This still doesn’t explain ‘Oumuamua’s comet-like appearance. In this way, ‘Oumuamua is like another class of objects in the solar system called the Damocloids: They have comet-like orbits and surfaces but don’t give off any gases when they are heated. We think they are extinct comets that, after a certain number of trips too close to the sun, burned off all of their surface ices. Over the past few decades, researchers have figured out how quickly extinction must happen.

    Back to my simulations. Remember: about 1 percent of planetesimals should have been torn apart before being kicked out into interstellar space. And guess what? About two-thirds of them passed close to their stars a bunch of times before getting kicked out—enough times that they should have become extinct.

    So, ‘Oumuamua may be a piece of a torn-apart comet, as my colleagues and I argue in two recent papers (here [The Astrophysical Journal] and here [MNRAS]): After the disruption, ‘Oumuamua passed close enough to its star enough times to lose its surface volatiles, becoming extinct. Then it was gravitationally launched into interstellar space and roamed the galaxy before dropping on our doorstep.

    ‘Oumuamua’s origin story?Sean Raymond / planetplanet.net.

    We could test this by cracking ‘Oumuamua open. Is there ice buried deep, too deep for the sun to vaporize it? It’s zooming away so fast that tracking it down—the goal of Project Lyra—is no small feat. If that fails we can bank on the Large Synoptic Survey Telescope, which is coming online around 2021, to help us find objects similar to what ‘Oumuamua seems to be. Our story predicts that extinct comets should outnumber “normal” ones about two-to-one, and almost all of these objects should be fragments of larger bodies, meaning they might bear some trace of their violent pasts, either in terms of their shapes and spins or something else.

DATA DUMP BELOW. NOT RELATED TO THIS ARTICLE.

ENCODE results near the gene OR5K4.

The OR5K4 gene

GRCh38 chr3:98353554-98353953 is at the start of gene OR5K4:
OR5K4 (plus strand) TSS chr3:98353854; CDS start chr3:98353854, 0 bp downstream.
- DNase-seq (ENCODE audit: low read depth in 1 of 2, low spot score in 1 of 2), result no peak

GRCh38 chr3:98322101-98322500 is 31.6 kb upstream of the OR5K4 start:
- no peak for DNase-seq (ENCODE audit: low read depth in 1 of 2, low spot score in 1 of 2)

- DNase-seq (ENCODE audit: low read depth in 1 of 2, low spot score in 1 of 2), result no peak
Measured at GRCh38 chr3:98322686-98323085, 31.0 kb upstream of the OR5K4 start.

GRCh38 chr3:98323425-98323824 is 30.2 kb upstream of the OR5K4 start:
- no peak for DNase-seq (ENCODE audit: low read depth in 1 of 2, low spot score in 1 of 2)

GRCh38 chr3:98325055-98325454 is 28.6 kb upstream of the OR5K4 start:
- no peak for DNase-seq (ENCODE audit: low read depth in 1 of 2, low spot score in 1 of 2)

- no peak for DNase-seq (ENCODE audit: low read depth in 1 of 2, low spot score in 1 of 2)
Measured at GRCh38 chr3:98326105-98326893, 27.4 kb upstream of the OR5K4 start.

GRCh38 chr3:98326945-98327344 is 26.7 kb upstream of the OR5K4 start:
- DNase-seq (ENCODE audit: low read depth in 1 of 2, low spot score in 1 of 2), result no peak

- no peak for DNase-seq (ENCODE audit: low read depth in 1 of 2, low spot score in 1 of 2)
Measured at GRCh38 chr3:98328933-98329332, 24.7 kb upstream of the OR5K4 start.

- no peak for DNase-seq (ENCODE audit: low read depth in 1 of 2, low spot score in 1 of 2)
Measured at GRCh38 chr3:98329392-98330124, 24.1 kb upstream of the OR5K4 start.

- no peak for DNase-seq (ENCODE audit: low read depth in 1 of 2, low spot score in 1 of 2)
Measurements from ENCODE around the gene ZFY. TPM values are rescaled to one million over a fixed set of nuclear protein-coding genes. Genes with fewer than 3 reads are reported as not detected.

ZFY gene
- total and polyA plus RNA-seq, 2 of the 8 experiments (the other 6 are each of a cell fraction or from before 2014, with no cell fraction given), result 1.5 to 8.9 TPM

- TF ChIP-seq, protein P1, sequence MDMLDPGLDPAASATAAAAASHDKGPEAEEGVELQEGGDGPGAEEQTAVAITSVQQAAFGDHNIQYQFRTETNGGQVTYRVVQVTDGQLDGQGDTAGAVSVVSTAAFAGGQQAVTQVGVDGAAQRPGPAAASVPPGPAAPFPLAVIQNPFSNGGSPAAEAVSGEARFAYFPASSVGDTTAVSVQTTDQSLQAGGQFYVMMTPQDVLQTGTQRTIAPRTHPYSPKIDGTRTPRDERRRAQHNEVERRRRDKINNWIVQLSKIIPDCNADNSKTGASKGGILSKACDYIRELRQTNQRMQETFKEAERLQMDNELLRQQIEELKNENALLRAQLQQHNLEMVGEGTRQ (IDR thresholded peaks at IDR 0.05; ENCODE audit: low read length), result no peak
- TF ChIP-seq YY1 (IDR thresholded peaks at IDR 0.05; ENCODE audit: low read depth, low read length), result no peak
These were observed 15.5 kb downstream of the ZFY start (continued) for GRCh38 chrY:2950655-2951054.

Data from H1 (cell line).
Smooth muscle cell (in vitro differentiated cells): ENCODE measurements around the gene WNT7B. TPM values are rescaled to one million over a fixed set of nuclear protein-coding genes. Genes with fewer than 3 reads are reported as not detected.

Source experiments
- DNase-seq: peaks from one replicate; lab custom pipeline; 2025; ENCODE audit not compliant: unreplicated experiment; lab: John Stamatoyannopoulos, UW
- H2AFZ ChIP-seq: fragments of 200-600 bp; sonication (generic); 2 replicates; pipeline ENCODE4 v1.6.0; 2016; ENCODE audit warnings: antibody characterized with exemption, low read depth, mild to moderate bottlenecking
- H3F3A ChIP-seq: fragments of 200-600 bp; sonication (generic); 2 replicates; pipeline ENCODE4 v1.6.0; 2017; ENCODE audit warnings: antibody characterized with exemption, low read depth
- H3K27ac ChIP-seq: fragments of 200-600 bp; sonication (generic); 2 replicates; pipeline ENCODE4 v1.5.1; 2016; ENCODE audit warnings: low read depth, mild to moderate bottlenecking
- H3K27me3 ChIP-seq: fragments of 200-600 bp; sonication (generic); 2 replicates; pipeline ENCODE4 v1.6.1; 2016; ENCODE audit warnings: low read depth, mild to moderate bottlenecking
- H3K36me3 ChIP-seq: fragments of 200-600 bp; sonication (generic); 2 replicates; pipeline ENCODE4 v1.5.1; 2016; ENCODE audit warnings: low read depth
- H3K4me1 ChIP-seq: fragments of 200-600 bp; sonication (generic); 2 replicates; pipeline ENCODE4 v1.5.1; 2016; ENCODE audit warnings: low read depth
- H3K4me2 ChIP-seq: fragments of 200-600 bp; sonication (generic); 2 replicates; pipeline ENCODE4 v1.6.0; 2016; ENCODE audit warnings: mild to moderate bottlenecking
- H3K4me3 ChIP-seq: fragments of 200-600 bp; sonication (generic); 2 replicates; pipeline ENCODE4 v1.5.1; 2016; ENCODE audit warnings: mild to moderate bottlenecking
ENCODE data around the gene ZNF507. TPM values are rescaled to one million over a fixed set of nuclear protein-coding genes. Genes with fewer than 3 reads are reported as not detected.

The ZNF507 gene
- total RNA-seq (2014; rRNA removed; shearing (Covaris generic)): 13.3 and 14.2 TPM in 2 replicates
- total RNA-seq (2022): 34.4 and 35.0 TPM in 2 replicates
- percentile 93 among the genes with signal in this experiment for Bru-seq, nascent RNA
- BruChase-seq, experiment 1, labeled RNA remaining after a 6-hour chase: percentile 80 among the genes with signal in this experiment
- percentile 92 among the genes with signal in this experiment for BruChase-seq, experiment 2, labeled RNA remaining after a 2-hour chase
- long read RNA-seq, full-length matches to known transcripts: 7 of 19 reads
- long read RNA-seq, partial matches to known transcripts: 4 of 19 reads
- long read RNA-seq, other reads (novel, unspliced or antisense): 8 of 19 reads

LSST Camera, built at SLAC

    LSST telescope, currently under construction on the El Peñón peak at Cerro Pachón Chile, a 2,682-meter-high mountain in Coquimbo Region, in northern Chile, alongside the existing Gemini South and Southern Astrophysical Research Telescopes.

    If we end up finding a lot of extinct comet fragments, we can be confident ‘Oumuamua is one, too.

    Sean Raymond is an astronomer studying the formation and evolution of planetary systems. He also blogs at htp://www.planetplanet.net.

    See the full article here .

    Please help promote STEM in your local schools.

    STEM Icon

    Stem Education Coalition